At the time Rooseveltaimed to ensure that the North, Central and South American countries avoided breaking under the influence of Axis countries during World War II. As part of this campaign, Roosevelt comissioned a Spanish and a Portuguese version of the U.S. national anthem. According to Time Magazine he also “recruited Hollywood to participate in this Good Neighbor Policy; Walt Disney went on goodwill tour of South America, hoping to find a new market for his films, and ended up producing two movies inspired by the trip: Saludos Amigos (1942) and The Three Caballeros (1944). The Brazilian star Carmen Miranda also got a boost, and her role in The Gang’s All Here made her even more famous in the U.S. And alongside these cross-cultural exchanges, the U.S. government decided it needed an anthem that could reach Spanish speakers.”

According to NPR, Clotilde Arias, wrote wrote the translation at the end of World War II, was born in the small Peruvian city, Iquitos in 1901 and moved to New York City to become a composer when she was 22-years-old. Her version of the anthem is now part of an exhibit at the Smithsonian Institution in Washington, D.C.

Now in an effort to support Latino communities affected by the coronavirus, the non-profit We Are All Human Foundation’s Hispanic Star campaign commissioned the a remake of the song.

Hoping to raise awareness of its Hispanic Recovery Plan and efforts to help to connect Hispanic small businesses and workers with resources during the pandemic, the campaign brought the old recording from obscurity.

For the song, the 2019 winner of the singing competition La Voz,  Jeidimar Rijos, performed “El Pendón Estrellado.” Or, “The Star-Spangled Banner.” 

The song has already received quite a bit of comments and support on Youtube.

Hang in there, fam. We can only get through this together.

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A 9-Year-Old Girl Was Detained By Border Patrol On Her Way To School

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A 9-Year-Old Girl Was Detained By Border Patrol On Her Way To School

A 9-year-old U.S. citizen was separated from her mother for 36 hours after agents at the border accused her of lying about her citizenship.

Like thousands of students in our country, Julia Isabel Amparo Medina’s daily commute requires her to cross the U.S. border.

The fourth-grade student attends Nicoloff Elementary School in San Ysidro, California and was in a carpool to school from her home in Tijuana when she ran into traffic. Medina, was commuting to school in a car driven by her mother’s friend Michelle Cardena, Cardena’s two children and her own older 14-year-old brother, Oscar. When the long line to get into the U.S. seemed to be jampacked upon their 4 a.m arrival, Cardenas instructed the kids in her car to walk to the border. She assured them that when they reached it, she would call them an Uber to get them the rest of the way to their school.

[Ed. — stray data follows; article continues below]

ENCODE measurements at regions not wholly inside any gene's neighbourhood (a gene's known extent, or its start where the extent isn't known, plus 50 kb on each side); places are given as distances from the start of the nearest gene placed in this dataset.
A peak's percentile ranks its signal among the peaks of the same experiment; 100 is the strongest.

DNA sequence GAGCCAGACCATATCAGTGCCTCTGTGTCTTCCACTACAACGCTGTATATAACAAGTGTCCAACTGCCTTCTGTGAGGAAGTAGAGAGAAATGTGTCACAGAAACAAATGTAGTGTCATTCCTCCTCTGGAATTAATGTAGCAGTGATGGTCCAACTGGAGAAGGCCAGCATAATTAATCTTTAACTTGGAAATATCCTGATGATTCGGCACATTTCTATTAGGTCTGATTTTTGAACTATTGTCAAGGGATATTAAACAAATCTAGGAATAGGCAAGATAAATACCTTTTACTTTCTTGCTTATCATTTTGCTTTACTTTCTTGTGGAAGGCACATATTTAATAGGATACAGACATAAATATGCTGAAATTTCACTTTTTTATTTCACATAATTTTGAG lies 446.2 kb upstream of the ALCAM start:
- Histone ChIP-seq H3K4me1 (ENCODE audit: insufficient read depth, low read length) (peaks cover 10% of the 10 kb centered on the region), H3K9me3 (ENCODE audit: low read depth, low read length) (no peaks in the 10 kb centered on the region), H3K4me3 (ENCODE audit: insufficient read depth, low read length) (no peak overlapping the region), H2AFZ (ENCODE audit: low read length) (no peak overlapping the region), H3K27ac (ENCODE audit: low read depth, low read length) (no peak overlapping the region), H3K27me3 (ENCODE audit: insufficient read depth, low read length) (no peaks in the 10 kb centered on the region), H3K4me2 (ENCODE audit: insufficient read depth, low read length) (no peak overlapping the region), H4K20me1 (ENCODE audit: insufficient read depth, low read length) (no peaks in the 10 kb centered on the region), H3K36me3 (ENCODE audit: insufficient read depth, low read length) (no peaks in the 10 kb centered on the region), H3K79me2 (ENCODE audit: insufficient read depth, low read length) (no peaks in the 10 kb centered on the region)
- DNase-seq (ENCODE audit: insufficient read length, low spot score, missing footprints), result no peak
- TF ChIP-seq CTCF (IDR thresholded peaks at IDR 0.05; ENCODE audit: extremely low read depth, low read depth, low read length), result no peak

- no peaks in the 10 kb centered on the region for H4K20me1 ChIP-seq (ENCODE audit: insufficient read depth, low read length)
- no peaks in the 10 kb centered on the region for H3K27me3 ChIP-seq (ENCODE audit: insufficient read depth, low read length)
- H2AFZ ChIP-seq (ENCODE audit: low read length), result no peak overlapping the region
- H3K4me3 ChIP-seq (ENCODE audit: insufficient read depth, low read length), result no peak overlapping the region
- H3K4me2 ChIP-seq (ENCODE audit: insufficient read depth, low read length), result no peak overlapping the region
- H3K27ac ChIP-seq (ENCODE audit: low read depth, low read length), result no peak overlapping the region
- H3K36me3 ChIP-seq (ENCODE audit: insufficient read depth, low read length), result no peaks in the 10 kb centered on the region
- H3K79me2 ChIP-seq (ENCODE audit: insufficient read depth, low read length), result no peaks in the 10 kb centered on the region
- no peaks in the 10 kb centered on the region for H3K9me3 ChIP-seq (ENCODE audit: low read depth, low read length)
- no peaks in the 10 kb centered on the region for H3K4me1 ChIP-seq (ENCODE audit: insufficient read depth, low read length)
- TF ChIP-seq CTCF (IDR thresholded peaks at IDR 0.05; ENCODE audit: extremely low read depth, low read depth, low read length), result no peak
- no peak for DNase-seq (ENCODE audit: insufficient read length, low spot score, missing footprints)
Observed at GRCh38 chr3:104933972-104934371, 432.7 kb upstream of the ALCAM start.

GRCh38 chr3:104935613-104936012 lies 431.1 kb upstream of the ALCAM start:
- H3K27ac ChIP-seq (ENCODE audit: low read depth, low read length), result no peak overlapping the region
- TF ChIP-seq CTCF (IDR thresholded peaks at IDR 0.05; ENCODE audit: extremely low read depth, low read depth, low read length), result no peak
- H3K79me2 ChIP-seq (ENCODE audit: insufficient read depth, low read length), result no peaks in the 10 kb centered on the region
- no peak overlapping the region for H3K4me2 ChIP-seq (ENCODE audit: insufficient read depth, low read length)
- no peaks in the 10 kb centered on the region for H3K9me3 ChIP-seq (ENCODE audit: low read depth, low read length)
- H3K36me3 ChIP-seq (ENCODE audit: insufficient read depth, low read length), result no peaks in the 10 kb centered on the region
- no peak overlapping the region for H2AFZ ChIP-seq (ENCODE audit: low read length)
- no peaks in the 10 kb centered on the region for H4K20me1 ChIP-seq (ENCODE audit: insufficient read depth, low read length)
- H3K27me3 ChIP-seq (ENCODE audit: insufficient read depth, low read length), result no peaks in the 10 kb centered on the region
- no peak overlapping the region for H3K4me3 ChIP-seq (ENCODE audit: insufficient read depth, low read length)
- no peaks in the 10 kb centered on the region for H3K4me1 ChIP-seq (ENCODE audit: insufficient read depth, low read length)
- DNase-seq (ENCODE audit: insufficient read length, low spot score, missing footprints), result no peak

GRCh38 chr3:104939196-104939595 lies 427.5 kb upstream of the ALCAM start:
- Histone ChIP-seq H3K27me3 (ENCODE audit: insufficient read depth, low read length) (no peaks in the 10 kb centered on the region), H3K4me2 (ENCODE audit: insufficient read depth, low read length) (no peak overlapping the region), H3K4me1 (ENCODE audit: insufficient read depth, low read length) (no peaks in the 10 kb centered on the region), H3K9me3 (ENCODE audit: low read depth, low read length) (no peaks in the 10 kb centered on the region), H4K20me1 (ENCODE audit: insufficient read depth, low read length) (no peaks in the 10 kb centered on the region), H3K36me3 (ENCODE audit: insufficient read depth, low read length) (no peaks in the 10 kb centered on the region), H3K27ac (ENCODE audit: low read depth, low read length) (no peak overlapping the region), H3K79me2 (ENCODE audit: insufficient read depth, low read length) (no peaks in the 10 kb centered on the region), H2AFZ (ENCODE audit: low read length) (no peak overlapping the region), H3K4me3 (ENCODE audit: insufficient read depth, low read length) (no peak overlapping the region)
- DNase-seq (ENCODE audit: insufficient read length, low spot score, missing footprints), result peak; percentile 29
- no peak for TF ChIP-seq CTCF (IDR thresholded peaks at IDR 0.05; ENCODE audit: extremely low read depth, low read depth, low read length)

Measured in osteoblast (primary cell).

But Medina and her never made it across the border or to school that day.

According to the New York Times who talked to a Customs and Border Protection spokesman, two Amparo and her brother arrived at one of the San Ysidro port of entry facilities for pedestrians at 10:15 a.m. last Monday.

Upon their arrival, Amparo and her brother presented their U.S. passports to a CBP officer who soon accused her of being someone else. Note: Amparo’s passport image which was taken years before so she did not look exactly like herself. They also accused her brother of smuggling.

A CBP spokesperson has said that Amparo “provided inconsistent information during her inspection, and CBP officers took the 9-year-old into custody to perform due diligence in confirming her identity and citizenship.”

After CBP officers the confirmed that her brother was a U.S. citizen, he was permitted to enter the U.S while his sister stayed behind. It wasn’t until 6:30 pm on Tuesday, that Amparo was confirmed to be a U.S. citizen as well and was released and admitted to the U.S. to her mother.

Speaking to NBC7, Amparo said she was “scared” of her detention and that she was “sad because I didn’t have my mom or my brother. I was completely by myself.”

According to Amparo’s mother Thelma Galaxia, her daughter claims that she was told by an officer that she and her brother would be released if she admitted to being her cousin. Galaxia claims that officers also convinced her son Oscar to sign a document that Amparo was his cousin and not his sister.

When Galaxia was alerted that her children had been detained she contacted the Mexican consulate.

After being notified by the consulate that her daughter would be released at the San Ysidro Port of Entry. While the family felt relieved to be grateful to be reunited with their daughter, Galaxia says the separation should never have happened.

Over the weekend, Twitter was swift to express their outrage over the incident.

Some even expressed their dismay of having a similar situation happen to them.

Many are using the incident as an example of the racial issues plaguing so many U.S. citizens like Amparo.

So many of the comments included outside opinions from those who have yet to experience the direct targetting of ICE.

Over all, nearly everyone was quick to point out the saddest aspect of Amparo’s experience.

Read: Preschool Students Are Doing Active Shooter Drills And I Guess This Is The New Normal Now